But we digress, and we need to move on to Ghost #3, the Ghost of Courtrooms of the Future.
The Ghost of Courtrooms of the Future
In the future, courtrooms are again busy. Judges and litigators realize that things have changed, mostly for the better. The use of remote technologies such as RemoteDepo™ by U.S. Legal Support have been eye-opening. Lawyers and jury consultants will continue to have online meetings with their colleagues, will introduce themselves to new clients and will participate in trainings and webinars without leaving their offices. In-person meetings will continue, but they will be supplemented by remote meetings. Remote depositions will continue and clients will be thankful for lower travel budgets. As for hearings, mediations, bench trials and even arbitrations, some will continue to be conducted remotely because there are many reasons to do so: schedules can more easily be accommodated, experts can be available on less notice and the attorneys from other states do not have to travel for what might be a two-hour hearing. Attorneys have gained technical expertise and are more comfortable using online systems while presenting oral arguments and showing demonstratives on-screen. Thanks to “hot seat operators” and technical experts who configure these hearings and arbitrations, there is considerable expertise to assist after the quarantine.
Remote voir dire will be given more of a chance to succeed, but it may take a basic understanding of the advantages—for example, in venues where jurors live far apart, this process could make getting a diverse pool of jurors easier and less cumbersome. Remote platforms are being seen as uniquely designed to allow for clear views of jurors (not from the back of the courtroom) and to hear the answers to the voir dire questions. There will be resistance, but less perhaps. Further, online mock trials and focus groups will continue to flourish, though not replacing in-person mock trials, but as equally valid, consistently productive and very cost-effective ways to study jurors.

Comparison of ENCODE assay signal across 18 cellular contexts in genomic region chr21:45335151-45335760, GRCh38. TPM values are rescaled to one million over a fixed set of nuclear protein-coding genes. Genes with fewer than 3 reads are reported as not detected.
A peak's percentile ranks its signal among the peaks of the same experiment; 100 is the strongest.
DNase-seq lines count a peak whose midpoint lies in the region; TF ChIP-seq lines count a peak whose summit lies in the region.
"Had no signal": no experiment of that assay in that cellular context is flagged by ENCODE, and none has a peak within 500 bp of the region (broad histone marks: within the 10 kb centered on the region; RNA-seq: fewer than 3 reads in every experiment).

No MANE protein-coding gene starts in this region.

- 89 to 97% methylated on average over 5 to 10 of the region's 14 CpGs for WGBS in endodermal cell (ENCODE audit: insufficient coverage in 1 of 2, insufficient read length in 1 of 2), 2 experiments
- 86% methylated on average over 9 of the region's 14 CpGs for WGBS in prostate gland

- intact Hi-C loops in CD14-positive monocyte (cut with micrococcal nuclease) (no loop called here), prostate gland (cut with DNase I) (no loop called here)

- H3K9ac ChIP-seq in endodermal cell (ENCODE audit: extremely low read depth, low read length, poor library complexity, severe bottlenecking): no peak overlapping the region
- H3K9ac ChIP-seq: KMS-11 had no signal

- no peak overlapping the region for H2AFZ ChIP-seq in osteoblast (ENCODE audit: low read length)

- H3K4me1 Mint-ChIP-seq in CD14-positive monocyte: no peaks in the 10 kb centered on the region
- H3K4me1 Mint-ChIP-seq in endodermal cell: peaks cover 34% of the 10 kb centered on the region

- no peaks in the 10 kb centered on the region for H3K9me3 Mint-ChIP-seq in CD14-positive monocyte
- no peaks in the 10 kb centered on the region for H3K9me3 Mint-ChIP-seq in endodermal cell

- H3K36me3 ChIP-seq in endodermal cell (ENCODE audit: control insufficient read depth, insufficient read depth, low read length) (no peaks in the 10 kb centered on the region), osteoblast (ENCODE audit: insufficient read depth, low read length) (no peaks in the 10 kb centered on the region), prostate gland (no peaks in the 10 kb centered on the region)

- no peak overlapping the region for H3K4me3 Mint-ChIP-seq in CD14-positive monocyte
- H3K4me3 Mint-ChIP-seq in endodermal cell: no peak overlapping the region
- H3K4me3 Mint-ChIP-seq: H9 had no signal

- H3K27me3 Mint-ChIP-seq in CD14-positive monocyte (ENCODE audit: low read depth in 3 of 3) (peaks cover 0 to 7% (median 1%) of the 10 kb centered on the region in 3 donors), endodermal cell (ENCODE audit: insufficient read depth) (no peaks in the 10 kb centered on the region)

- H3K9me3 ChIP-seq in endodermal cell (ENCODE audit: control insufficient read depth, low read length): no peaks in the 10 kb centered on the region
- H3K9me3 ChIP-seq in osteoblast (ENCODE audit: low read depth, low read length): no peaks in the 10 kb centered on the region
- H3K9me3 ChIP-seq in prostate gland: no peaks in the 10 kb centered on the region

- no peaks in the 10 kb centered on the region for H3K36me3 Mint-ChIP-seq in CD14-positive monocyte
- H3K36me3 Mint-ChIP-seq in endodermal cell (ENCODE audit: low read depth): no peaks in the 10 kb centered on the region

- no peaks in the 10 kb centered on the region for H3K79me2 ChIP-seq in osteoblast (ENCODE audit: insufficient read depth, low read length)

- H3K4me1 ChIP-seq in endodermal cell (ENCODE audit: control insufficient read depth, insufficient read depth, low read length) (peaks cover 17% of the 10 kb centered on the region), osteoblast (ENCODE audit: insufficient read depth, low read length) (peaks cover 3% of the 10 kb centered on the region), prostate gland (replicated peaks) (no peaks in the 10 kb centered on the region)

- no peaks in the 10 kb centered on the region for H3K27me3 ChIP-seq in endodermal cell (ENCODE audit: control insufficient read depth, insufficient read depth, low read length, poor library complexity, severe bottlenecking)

As far as virtual trials, opinions still vary. Many attorneys do not like the changes involved in virtual trials and some of them have very good reasons—they want to make sure that the jury is representative and not biased by the lack of personal technology (courts need to respond with making devices and broadband available). They want to make sure their clients are fairly represented and not hurt by anything from technical glitches to the lack of ability to directly confront one’s accuser. Some objections are not as serious. Some attorneys worry about what jurors will look up on their phones when they are home, but others ask, “do they really have different access than when they use phone on breaks in the courthouse or after a day of trial?” Detractors worry about jurors’ attention spans while others point out that a dozing juror is not an uncommon site in an in-person trial. Technology must improve, adjustments must be made and in some matters, namely criminal cases and some complex cases, there may be no choice but an in-person trial. Discussion of this option will continue into the future.
What the Ghosts Have to Say
In Dickens’ novel, the Ghost of the Future shows what will happen if nothing changes. If the legal profession does not continue maximizing technology, surely it will have missed an opportunity to improve our system of justice. The Ghosts of Courtrooms Past, Courtrooms Present and Courtrooms Future are as real as the Ghosts in the world of Dickens’ Scrooge. It remains to be seen just how much we will learn from 2020 and how we will be better for it. Here’s hoping we wake to a new day with appreciation for the past, an acceptance of our present and looking forward enthusiastically to 2021!
About the Author:
Get to know Ann T. Greeley, Ph.D.